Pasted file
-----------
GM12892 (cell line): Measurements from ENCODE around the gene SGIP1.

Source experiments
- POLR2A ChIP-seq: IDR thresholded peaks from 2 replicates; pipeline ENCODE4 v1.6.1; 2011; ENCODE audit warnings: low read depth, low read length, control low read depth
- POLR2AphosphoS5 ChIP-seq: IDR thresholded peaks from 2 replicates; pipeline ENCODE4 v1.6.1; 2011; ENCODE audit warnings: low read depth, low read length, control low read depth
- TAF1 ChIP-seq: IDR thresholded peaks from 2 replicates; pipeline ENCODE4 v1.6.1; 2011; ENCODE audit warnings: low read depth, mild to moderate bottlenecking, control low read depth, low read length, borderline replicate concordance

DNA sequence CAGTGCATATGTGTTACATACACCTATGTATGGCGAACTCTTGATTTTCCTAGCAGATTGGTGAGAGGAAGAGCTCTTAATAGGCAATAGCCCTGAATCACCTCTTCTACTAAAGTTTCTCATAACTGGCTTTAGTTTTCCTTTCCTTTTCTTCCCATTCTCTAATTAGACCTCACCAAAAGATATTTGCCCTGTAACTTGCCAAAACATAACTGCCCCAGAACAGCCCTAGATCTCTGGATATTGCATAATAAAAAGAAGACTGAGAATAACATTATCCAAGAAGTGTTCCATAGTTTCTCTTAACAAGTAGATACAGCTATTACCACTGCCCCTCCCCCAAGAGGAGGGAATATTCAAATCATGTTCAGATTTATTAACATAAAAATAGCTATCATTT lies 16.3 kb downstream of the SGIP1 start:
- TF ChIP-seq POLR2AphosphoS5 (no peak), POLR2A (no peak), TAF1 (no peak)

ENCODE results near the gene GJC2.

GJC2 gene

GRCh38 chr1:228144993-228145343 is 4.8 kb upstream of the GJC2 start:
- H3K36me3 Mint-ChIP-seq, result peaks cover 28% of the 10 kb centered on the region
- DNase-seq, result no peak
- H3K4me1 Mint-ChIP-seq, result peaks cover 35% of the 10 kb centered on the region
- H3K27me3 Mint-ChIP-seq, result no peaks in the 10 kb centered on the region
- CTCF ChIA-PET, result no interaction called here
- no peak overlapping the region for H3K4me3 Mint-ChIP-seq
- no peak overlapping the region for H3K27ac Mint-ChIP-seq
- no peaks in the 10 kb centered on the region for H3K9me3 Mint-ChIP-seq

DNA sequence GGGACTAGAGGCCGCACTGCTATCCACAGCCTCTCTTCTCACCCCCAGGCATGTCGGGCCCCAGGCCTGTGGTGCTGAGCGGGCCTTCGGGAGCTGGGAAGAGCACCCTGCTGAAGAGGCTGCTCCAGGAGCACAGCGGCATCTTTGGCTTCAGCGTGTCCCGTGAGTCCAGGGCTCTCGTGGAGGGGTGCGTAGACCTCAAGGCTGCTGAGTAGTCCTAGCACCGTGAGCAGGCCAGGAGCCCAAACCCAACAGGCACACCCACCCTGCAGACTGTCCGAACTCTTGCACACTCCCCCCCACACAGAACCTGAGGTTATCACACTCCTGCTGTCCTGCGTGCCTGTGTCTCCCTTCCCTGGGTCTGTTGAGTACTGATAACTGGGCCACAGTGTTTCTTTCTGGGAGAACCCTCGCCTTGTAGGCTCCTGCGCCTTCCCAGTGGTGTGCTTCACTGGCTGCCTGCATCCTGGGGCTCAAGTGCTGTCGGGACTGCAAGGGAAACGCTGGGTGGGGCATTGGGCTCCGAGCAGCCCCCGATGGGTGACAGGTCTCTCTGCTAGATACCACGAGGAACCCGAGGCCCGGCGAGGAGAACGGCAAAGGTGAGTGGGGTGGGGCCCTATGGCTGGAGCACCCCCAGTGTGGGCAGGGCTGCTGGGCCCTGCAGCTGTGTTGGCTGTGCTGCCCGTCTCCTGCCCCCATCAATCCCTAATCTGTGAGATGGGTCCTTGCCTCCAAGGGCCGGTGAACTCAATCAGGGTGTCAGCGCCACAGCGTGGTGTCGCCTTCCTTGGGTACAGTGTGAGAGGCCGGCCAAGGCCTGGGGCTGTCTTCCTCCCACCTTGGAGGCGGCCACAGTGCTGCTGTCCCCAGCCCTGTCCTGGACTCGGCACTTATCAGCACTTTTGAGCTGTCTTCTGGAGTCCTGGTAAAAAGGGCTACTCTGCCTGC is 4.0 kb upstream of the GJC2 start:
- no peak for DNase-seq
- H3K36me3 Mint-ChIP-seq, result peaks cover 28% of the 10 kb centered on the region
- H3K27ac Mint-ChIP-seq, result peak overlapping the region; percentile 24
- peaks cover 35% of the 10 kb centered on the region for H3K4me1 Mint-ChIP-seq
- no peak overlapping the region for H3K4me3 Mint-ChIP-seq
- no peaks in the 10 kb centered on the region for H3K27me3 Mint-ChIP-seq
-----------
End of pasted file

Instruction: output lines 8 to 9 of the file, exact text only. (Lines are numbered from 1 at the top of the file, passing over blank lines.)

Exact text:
ENCODE results near the gene GJC2.

GJC2 gene